If you’re asking, last year, I did have a small health problem and it was my wife who pointed out something I hadn’t realised: that this was part of an emerging pattern which could be a greater cause for concern. Seemed like wise advice from her, so off I trotted and the Doctor gave me some malady-specific advice and medication in addition to one of those fat-man-over 40 MOTs which I’d managed to avoid for three years and it all helped in the short-term whilst putting my mind at rest about a range of other things you start thinking about when you’re a bloke over 40 who rarely goes to the doctor. But when it was more recently suggested I might go to a doctor for another reason, I exercised the right of every sentient person to laugh at the very idea of it, munch on some painkillers and crack on. I have been known to make doctor-related decisions without prompting from anyone else, to take complete responsibility on my own, too – to decide to go to the Doctor without any outside support or encouragement from anyone.

That’s enough of my medical history and it was my decision to share that much of it with you – as was it my decision to keep details about particular maladies private! It’s none of your business, obviously! … I’m sure you’re getting the hang of this already!  This is the thing about healthcare, and other aspects of our personal lives: it’s private stuff and we can all choose from where we take advice, whether we act upon that advice or whether we reject it all and do our own thing; and whether we tell the world. Ultimately, it’s up to individuals to make decisions about their health and their healthcare – most of the time. It’s almost never going to be your responsibility.


Obviously, there are circumstances where these important principles are compromised. Children have far fewer individual rights in these situations and their parents or guardians routinely act on their behalf. Some adults can’t take decisions about their own health, because of injury or illness – if you’ve just been knocked over and knocked out as a pedestrian in a traffic collision, you’ll probably want your friends and relatives, or helpful police and paramedics to start making decisions about what they think is in your best interests and act accordingly.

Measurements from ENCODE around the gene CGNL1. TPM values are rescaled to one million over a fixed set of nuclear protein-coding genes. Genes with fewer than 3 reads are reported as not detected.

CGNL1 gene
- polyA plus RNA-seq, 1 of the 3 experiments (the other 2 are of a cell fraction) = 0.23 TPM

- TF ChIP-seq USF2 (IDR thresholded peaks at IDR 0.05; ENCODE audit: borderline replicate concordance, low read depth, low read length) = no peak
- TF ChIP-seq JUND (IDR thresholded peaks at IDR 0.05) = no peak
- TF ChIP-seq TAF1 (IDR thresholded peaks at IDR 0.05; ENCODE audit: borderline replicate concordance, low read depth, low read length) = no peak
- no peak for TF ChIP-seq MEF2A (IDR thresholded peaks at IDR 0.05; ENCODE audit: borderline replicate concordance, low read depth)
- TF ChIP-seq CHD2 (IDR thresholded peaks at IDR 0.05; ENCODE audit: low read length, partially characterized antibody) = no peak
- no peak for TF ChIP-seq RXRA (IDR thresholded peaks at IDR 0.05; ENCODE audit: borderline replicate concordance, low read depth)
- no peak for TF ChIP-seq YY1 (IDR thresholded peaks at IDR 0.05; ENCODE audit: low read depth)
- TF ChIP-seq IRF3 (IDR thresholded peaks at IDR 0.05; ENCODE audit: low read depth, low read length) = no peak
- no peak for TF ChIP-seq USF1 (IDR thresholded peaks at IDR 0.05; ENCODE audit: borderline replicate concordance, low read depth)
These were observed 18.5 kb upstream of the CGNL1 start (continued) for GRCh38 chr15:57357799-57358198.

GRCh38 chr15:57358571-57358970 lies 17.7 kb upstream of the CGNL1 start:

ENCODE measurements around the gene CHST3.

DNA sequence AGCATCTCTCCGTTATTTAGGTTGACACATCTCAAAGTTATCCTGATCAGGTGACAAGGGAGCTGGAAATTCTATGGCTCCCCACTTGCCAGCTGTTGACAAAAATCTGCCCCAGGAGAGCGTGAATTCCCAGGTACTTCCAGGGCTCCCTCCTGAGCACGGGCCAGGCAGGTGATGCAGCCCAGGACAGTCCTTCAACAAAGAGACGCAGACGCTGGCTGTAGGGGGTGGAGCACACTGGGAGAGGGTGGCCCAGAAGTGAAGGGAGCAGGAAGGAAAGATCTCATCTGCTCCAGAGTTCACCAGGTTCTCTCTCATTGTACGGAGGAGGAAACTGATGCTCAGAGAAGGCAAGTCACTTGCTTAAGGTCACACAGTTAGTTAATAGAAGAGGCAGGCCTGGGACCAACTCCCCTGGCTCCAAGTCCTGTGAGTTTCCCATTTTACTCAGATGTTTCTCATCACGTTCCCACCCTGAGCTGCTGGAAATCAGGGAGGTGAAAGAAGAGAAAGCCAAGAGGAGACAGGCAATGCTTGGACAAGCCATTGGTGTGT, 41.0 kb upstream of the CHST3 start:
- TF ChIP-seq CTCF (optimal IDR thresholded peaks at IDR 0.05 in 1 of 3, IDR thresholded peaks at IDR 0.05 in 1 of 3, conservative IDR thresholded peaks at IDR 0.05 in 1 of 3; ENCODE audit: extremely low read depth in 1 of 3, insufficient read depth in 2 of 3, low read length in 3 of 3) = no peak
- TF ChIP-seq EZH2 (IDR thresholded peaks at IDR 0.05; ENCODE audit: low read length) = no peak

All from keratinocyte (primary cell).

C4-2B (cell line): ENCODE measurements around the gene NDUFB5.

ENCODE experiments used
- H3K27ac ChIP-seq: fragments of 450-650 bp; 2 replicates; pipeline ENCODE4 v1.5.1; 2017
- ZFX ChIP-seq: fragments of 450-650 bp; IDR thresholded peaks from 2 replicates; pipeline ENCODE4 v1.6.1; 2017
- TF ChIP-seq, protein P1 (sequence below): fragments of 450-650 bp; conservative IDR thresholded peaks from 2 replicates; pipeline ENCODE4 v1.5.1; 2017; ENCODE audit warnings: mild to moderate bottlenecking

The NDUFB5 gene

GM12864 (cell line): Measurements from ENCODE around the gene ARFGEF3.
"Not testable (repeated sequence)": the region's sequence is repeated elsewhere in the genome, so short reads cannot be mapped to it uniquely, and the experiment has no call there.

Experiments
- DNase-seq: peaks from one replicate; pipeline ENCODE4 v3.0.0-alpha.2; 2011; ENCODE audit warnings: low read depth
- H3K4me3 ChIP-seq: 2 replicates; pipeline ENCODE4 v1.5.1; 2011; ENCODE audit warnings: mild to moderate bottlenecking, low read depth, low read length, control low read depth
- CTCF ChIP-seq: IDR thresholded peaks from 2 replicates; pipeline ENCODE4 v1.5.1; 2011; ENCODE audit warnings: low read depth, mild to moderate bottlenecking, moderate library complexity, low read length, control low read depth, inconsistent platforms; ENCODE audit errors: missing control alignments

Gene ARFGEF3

You can also imagine that if your healthcare issues are driving your behaviour to a point where it affects others, we may expect the police to step in and then work with healthcare professionals to determine what must be done. Do we prosecute the drug addicted burglar or robber, if they are offending to fuel their chemical dependency? – of course, we most usually do. We also do this in some cases where a person has experienced psychosis, but most usually in those rarer cases where they’ve hurt someone else or been found in unlawful possession of items which could be used to cause harm. History shows we do incarcerate people in prisons and in mental health units who pose a risk to others because of their health and addiction issues.

So you could summarise all of this, more or less, as follows –

Decisions about the healthcare of sober, conscious, non-vulnerable adults who have not broken the law is ultimately a matter for them and not for anyone else.


Most of us reject healthcare guidance to one extent or another, whether that is because we eat too much, drink too much or exercise too little. I’d be genuinely interested to know how many adults of working age could say they moderate alcohol within Government guidelines, whilst taking the relevant amount of exercise, eating their Five-a-Day portions of fruit and vegetables within the recommended calorie limit, etc., etc.. We recognise that our autonomy allows us to reject advice because most of us do on at least one of those areas, even where the advice is based on the best available medical and scientific evidence.